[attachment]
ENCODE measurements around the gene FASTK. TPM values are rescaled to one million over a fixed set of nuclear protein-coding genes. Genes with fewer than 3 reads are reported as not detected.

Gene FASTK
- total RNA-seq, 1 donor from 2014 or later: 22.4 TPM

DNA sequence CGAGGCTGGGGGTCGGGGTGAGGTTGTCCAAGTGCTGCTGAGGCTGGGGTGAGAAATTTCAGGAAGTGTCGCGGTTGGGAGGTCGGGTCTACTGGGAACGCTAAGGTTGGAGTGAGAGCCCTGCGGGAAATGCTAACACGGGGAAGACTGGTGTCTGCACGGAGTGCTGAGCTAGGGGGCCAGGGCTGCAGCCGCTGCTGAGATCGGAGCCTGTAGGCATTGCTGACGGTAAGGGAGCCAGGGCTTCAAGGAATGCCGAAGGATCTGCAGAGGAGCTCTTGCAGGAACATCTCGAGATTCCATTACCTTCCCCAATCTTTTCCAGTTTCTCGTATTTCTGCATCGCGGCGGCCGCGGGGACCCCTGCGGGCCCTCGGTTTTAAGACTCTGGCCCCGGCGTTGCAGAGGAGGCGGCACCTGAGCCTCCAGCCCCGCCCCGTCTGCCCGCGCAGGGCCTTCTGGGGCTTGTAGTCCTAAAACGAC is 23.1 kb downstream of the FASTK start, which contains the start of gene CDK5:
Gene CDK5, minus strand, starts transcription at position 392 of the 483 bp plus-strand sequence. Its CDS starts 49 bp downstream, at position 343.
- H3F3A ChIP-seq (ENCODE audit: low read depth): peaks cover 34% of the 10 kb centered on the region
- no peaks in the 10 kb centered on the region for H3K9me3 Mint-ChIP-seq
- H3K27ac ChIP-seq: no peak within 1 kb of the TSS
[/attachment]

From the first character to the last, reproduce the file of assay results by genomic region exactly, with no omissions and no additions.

ENCODE measurements around the gene FASTK. TPM values are rescaled to one million over a fixed set of nuclear protein-coding genes. Genes with fewer than 3 reads are reported as not detected.

Gene FASTK
- total RNA-seq, 1 donor from 2014 or later: 22.4 TPM

DNA sequence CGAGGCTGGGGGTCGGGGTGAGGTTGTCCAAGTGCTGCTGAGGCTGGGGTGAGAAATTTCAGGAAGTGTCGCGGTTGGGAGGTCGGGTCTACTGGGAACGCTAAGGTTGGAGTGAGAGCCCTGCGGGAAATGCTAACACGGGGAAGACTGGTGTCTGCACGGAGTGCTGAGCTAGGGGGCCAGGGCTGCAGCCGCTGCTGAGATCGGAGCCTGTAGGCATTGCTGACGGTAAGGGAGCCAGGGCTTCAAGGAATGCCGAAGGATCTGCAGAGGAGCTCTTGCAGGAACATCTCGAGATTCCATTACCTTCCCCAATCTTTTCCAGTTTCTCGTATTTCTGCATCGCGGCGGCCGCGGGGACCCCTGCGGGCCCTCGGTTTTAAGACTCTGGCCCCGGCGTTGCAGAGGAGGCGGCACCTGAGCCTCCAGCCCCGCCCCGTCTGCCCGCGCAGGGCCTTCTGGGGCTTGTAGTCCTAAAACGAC is 23.1 kb downstream of the FASTK start, which contains the start of gene CDK5:
Gene CDK5, minus strand, starts transcription at position 392 of the 483 bp plus-strand sequence. Its CDS starts 49 bp downstream, at position 343.
- H3F3A ChIP-seq (ENCODE audit: low read depth): peaks cover 34% of the 10 kb centered on the region
- no peaks in the 10 kb centered on the region for H3K9me3 Mint-ChIP-seq
- H3K27ac ChIP-seq: no peak within 1 kb of the TSS